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Fedora Planning Ahead For The Next 5 Years

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  • mattdm
    replied
    Originally posted by avis View Post

    Wow, that's quite interesting, thanks a ton for the information. I'm not quite sure how you distinguish individual installations since clients don't send any unique data, so you can only see individual IP addressed which can hide more than a single installation behind them.
    It's quite clever, really. (I didn't invent it, so I can say that.) At least once per week, but no more than that, a request from each system includes a flag named "countme". That way, we can be reasonably sure that the weekly count is unique systems. (It isn't cryptographically secure, but we do some basic sanity checks of course.) The countme flag is set to 1 if the system is new, 2 if it's been around for 2-4 weeks, 3 for 5-24, and 4 for 25+ (~6 months). The request also includes some basic info from /etc/os-release, which is how I can distinguish Workstation from Cloud and release numbers.

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  • avis
    replied
    Originally posted by mattdm View Post


    We do not do per-system tracking, but we have some basic data on the number of systems getting updates from our mirrors weekly. (It's anyone's guess how many systems fall outside of that (disabled checking for updates, disabled the "countme" flag, using a private mirror, etc.). From what we observe, though, there are at least 200,000 systems running Fedora Workstation alone:
    2023-02-12-fedora_updates_systems-timeseries-line-variant.png


    All desktop variants (including "unspecified", which are either custom installs or those that have been upgraded since about 10 years ago — could be desktop!) sum to around 350k.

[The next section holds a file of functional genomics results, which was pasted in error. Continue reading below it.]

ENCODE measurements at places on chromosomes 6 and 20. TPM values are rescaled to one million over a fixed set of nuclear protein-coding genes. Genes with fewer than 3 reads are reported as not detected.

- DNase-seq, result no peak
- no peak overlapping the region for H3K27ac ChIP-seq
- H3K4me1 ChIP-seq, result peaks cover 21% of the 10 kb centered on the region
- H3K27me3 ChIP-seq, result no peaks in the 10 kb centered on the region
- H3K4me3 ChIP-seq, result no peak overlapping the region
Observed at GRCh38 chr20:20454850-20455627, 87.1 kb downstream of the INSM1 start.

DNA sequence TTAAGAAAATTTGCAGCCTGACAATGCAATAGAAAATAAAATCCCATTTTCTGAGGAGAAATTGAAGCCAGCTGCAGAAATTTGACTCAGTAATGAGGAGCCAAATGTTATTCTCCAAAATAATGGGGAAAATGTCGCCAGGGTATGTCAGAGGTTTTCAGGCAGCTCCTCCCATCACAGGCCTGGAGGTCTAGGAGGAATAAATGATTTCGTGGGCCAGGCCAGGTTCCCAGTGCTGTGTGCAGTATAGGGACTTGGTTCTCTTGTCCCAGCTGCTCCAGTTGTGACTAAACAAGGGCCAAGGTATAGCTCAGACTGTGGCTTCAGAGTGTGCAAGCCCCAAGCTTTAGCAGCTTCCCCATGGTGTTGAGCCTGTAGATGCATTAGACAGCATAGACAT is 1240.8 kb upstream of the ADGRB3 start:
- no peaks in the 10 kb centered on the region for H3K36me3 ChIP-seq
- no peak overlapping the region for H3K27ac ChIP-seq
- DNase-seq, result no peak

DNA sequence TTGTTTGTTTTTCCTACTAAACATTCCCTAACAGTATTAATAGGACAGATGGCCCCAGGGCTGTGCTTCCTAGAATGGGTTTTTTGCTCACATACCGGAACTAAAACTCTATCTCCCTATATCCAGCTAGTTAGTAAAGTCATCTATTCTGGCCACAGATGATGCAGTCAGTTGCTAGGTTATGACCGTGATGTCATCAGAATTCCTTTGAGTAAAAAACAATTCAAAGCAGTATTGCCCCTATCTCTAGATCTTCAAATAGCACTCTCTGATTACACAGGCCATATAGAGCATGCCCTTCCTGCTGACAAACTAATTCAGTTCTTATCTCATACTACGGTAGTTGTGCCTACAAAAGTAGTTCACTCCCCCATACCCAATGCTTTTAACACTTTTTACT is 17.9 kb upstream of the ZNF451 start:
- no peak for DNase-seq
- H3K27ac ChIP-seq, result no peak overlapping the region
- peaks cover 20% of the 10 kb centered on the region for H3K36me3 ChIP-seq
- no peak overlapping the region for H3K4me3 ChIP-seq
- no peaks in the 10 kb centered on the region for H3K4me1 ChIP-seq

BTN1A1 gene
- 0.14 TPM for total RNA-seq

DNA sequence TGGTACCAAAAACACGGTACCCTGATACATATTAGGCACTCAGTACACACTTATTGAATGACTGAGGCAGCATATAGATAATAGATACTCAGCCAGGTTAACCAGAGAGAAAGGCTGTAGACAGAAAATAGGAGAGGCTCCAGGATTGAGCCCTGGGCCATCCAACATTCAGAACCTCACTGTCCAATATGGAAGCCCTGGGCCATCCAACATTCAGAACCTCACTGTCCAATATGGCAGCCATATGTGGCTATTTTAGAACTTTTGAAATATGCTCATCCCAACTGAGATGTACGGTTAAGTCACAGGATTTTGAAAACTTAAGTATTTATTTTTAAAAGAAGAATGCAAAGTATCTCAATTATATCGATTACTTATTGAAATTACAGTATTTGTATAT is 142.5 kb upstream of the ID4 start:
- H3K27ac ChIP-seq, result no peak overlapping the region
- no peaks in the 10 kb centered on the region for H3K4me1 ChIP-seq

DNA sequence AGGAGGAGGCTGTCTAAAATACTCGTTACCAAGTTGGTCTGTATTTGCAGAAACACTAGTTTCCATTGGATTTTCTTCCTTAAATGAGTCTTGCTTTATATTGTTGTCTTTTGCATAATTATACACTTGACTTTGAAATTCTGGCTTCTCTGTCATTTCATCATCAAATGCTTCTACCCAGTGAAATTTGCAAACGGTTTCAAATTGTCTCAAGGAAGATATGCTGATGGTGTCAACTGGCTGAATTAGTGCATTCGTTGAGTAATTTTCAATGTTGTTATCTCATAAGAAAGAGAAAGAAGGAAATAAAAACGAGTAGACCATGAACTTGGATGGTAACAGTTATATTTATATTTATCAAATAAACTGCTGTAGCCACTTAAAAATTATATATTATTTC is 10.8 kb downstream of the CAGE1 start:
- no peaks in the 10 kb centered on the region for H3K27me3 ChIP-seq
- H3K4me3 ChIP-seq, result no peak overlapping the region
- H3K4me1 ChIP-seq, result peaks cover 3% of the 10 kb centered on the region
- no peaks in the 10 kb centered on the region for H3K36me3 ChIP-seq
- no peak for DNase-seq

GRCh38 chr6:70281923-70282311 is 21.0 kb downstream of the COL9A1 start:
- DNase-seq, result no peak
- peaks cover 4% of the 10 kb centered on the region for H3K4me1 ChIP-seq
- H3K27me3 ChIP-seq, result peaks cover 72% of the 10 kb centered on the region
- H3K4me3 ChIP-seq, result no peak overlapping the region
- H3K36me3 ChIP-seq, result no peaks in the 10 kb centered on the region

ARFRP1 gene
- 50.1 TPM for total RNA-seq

And this method only goes back to F32, and there's a good chunk of people running even older systems. (I expect not too many of those are desktops, but no way to really know).
    Wow, that's quite interesting, thanks a ton for the information. I'm not quite sure how you distinguish individual installations since clients don't send any unique data, so you can only see individual IP addressed which can hide more than a single installation behind them.

    Leave a comment:


  • mattdm
    replied
    Originally posted by avis View Post

    Thanks, this perfectly explains why Fedora/RedHat cannot ship Mesa with HW acceleration for patented codecs although ... I'm not so sure they have over 100K users which exempts them from any responsibility and royalties. In fact I'm quite sure they have a lot fewer active installations. According to various polls and distrowatch data Fedora is barely in top 10 of most popular Linux distros and all the Linux distros combined have maybe ~10 to 20 million users. Maybe RedHat just wants to avoid any possible issues.

    We do not do per-system tracking, but we have some basic data on the number of systems getting updates from our mirrors weekly. (It's anyone's guess how many systems fall outside of that (disabled checking for updates, disabled the "countme" flag, using a private mirror, etc.). From what we observe, though, there are at least 200,000 systems running Fedora Workstation alone:
    2023-02-12-fedora_updates_systems-timeseries-line-variant.png


    All desktop variants (including "unspecified", which are either custom installs or those that have been upgraded since about 10 years ago — could be desktop!) sum to around 350k.